— At 4.4 WAR, Rivera’s 1996 season was the seventh best season by a reliever in the last 50 years. He posted a 1.88 FIP in 107.2 IP and allowed just one homer, to Rafael Palmeiro in late-June. His 8.0 BB% that year is the highest full-season walk rate of his career, a rate he matched in 2000. He’s never been over 6.9 BB% otherwise.
— Rivera took over as closer in 1997 after John Wetteland was allowed to leave via free agency. He blew three saves by mid-April and then-manager Joe Torre was being asked if he would remove the 27-year-old from the ninth inning. “I think sooner or later, hopefully sooner, I will be out of this thing and be okay,” said Rivera that month.
— From 1997 through 2012 (min. 300 IP), Rivera has the best ERA (2.02), the most WPA (50.30), and the most WAR (34.7) among relievers. He’s sixth in FIP (2.68), second in homer rate (0.46 HR/9), fourth in walk rate (5.2 BB%), and tenth in BABIP (.258). Rivera has thrown the most relief innings during that time (1,045 IP), more than 100 innings more than second place David Weathers (936 IP) and nearly 200 innings more than anyone else.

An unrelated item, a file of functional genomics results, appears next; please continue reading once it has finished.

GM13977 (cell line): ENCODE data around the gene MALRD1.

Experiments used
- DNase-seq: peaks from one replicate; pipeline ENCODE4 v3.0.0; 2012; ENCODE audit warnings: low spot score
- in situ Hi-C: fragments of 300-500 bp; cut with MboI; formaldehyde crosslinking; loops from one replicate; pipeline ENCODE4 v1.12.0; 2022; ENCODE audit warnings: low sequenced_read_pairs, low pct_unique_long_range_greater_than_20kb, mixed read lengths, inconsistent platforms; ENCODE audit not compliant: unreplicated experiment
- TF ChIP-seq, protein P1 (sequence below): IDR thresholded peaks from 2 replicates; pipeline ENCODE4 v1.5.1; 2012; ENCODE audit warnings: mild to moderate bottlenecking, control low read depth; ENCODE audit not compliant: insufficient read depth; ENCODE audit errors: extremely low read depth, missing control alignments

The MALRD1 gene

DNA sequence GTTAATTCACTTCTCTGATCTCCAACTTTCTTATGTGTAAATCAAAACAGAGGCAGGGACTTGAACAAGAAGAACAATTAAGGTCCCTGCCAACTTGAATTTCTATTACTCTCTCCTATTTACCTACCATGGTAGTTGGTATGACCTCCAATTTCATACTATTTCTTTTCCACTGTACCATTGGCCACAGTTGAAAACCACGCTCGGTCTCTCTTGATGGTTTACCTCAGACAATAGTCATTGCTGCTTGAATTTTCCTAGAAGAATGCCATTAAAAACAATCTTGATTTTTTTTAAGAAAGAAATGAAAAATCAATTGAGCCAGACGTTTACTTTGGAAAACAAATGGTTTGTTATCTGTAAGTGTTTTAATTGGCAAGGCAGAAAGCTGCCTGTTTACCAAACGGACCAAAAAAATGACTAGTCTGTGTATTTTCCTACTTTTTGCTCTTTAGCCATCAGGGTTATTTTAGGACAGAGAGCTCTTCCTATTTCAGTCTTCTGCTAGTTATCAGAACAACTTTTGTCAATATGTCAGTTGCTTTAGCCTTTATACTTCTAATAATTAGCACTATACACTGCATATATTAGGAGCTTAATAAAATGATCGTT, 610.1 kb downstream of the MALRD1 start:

— Rivera’s best season as a closer was either 2001 (3.3 WAR), 2005 (3.2 WAR), or 2008 (3.1 WAR). I believe it’s 2008 — WAR isn’t accurate enough for differences of 0.1 to settle arguments — when he struck out 29.7% of the batters he faced while walking just 2.3%. That’s six unintentional walks to 259 batters faced. He allowed 41 hits that year for a .165/.190/.233 batting line against. NL pitchers hit .139/.177/.175 that season.
— For his career, Rivera has allowed 940 hits and 277 walks in 1,219.2 IP for a 0.998 WHIP. Only Addie Joss, who pitched from 1902-1910, has a lower career WHIP (0.968) than Rivera (min. 1,000 IP). Ed Walsh, another early-1900s pitcher, is the only other guy with a sub-1.00 career WHIP (0.9995).
— Rivera’s career ERA is 2.21, good for a 49 ERA- and a 206 ERA+. Pedro Martinez ranks a distant second in both categories at 67 ERA- and 154 ERA+ (min. 1,000 IP). The next best ERA- and ERA+ among career relievers belongs to Dan Quisenberry at 70 and 146, respectively. The only pitcher in baseball history with more career WPA than Rivera’s 54.70 is Roger Clemens at 76.15.